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Nathaniel Himmel

Grad Student    

Nate obtained his B.S. from the University of Florida in 2013. His major field was biology, and his studies also included philosophy. Subsequently, Nate completed two years of post-baccalaureate research at Emory University, in the lab of Mitsi Blount, PhD, where he studied cAMP-dependent signaling, polycystic kidney disease (PKD), and the renal effects of lithium.

Nate’s research in the Cox Lab concerns multidendritic sensory neurons in Drosophila melanogaster, and primarily focuses on a class of neurons recently implicated in cold nociception.  These neurons are multimodal—responding to mechanical stimuli in addition to noxious cold—and drive a number of stimulus-specific behaviors.  Additionally, at least some of the ion channels implicated in noxious cold detection (such as nompC and Pkd2) are themselves multimodal.  Nate’s research, in conjunction with that of his colleagues, seeks to understand how this sensory system detects, and processes, multimodal sensory information, and subsequently produces stimulus-specific behaviors.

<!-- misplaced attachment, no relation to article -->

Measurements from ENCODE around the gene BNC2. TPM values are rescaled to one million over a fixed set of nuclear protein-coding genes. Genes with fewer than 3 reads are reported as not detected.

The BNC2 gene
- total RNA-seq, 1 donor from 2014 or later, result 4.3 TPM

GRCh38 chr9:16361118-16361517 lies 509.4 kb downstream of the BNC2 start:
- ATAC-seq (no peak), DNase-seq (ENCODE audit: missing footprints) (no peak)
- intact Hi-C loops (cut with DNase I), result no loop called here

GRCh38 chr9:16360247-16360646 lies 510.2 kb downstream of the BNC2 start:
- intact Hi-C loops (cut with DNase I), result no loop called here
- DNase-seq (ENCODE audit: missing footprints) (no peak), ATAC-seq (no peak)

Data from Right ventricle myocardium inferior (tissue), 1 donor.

More broadly, Nate is interested in the molecular, cellular, and network mechanisms underlying sensory transduction, multimodal sensory processing, and behavior selection/generation.  He is also interested in how the focus of his research relates to—or can be understood in light of—topics of philosophical interest (including decision making and mental representation, among others).


Himmel NJ, Patel AA, Cox DN. Invertebrate Nociception. 2016. The Oxford Encyclopedia of Neuroscience. (in press).

Turner HN, Armengol K, Patel AA, Himmel NJ, Sullivan L, Iyer SC, Battacharya S, Iyer EPR, Landry C, Galko MJ, Cox DN. The TRP channels Pkd2, NompC, and Trpm mediate unique aversive behaviors to noxious cold in Drosophila. 2016. Curr. Biol. (in press).

Sim JH, Himmel NJ, Redd SK, Pulous FE, Rogers RT, Black LN, Hong SM, von Bergen TN, Blount MA. Absence of PKC-Alpha Attenuates Lithium-Induced Nephrogenic Diabetes Insipidus. PloS one, 9(7): e101753, July 2014.